Closely linked to the history of modern architecture, the work of Isa Melsheimer (born in 1968) has for many years questioned the ideological vision of nature and human existence that underlies the achievements of modernist architects.
Continuing her important work as a ceramist, the artist creates gouaches that depict buildings whose deserted surroundings sometimes see wild animals and enigmatic silhouettes emerge. Her iconography draws from the architectural projects of Claude Parent, Michael Graves, Carl Fingerhuth, Owen Luder or Balkrishna Doshi, whose constructions she reproduces from images gleaned from publications, press clippings or the Internet. Drawing after drawing, Melsheimer pays homage to the stylistic audacity of modernity while at the same time underlining its failures through the omnipresence of concrete, the king material that has become the symbol of an architecture that failed in its quest for progress.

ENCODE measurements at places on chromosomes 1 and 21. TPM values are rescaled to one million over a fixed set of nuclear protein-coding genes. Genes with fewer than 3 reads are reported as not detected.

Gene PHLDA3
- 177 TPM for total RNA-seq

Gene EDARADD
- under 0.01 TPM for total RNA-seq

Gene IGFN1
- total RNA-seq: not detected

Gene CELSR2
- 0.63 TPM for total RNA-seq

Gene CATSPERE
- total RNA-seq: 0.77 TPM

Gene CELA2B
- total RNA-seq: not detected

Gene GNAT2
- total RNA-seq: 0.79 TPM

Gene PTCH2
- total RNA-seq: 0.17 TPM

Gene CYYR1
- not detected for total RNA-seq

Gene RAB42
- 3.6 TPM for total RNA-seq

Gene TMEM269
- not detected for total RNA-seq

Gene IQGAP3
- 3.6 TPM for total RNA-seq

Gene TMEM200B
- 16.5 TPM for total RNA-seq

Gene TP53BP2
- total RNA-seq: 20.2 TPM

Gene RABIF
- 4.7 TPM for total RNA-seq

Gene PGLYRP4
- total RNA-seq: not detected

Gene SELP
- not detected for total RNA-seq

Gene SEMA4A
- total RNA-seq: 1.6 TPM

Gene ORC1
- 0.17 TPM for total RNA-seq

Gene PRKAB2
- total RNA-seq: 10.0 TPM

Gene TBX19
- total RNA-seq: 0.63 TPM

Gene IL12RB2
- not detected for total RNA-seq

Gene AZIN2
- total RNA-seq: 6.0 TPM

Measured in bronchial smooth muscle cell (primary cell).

These images, the artist enamels them with references and innuendos to the history of modernism but also to clothing fashion or mass culture. She thus elaborates representations that are both pessimistic and light, leading us to reflect on our relationship to the living space, the place we occupy in it and the place we leave to the rest of the living. She gives us a glimpse of a disturbing future where we seem to have disappeared, victims of an ultimate crisis, and where only buildings whose utopian ideals are long gone remain as a testimony of our passage.